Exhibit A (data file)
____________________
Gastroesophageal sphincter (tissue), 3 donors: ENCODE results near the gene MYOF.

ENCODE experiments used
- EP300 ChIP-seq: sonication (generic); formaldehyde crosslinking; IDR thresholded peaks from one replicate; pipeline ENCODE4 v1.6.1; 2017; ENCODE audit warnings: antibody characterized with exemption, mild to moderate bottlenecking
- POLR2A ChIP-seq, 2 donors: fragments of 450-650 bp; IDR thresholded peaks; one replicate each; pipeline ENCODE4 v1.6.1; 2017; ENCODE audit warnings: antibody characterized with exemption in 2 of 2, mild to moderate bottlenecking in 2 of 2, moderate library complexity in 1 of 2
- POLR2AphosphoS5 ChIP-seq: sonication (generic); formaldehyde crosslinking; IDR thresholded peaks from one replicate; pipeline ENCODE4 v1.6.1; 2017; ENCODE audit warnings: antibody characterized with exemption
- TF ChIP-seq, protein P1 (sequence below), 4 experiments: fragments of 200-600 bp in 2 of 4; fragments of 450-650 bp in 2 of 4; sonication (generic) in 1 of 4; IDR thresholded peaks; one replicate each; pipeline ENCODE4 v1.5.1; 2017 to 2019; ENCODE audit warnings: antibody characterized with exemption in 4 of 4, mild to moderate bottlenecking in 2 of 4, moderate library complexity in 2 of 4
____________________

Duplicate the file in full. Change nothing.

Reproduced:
Gastroesophageal sphincter (tissue), 3 donors: ENCODE results near the gene MYOF.

ENCODE experiments used
- EP300 ChIP-seq: sonication (generic); formaldehyde crosslinking; IDR thresholded peaks from one replicate; pipeline ENCODE4 v1.6.1; 2017; ENCODE audit warnings: antibody characterized with exemption, mild to moderate bottlenecking
- POLR2A ChIP-seq, 2 donors: fragments of 450-650 bp; IDR thresholded peaks; one replicate each; pipeline ENCODE4 v1.6.1; 2017; ENCODE audit warnings: antibody characterized with exemption in 2 of 2, mild to moderate bottlenecking in 2 of 2, moderate library complexity in 1 of 2
- POLR2AphosphoS5 ChIP-seq: sonication (generic); formaldehyde crosslinking; IDR thresholded peaks from one replicate; pipeline ENCODE4 v1.6.1; 2017; ENCODE audit warnings: antibody characterized with exemption
- TF ChIP-seq, protein P1 (sequence below), 4 experiments: fragments of 200-600 bp in 2 of 4; fragments of 450-650 bp in 2 of 4; sonication (generic) in 1 of 4; IDR thresholded peaks; one replicate each; pipeline ENCODE4 v1.5.1; 2017 to 2019; ENCODE audit warnings: antibody characterized with exemption in 4 of 4, mild to moderate bottlenecking in 2 of 4, moderate library complexity in 2 of 4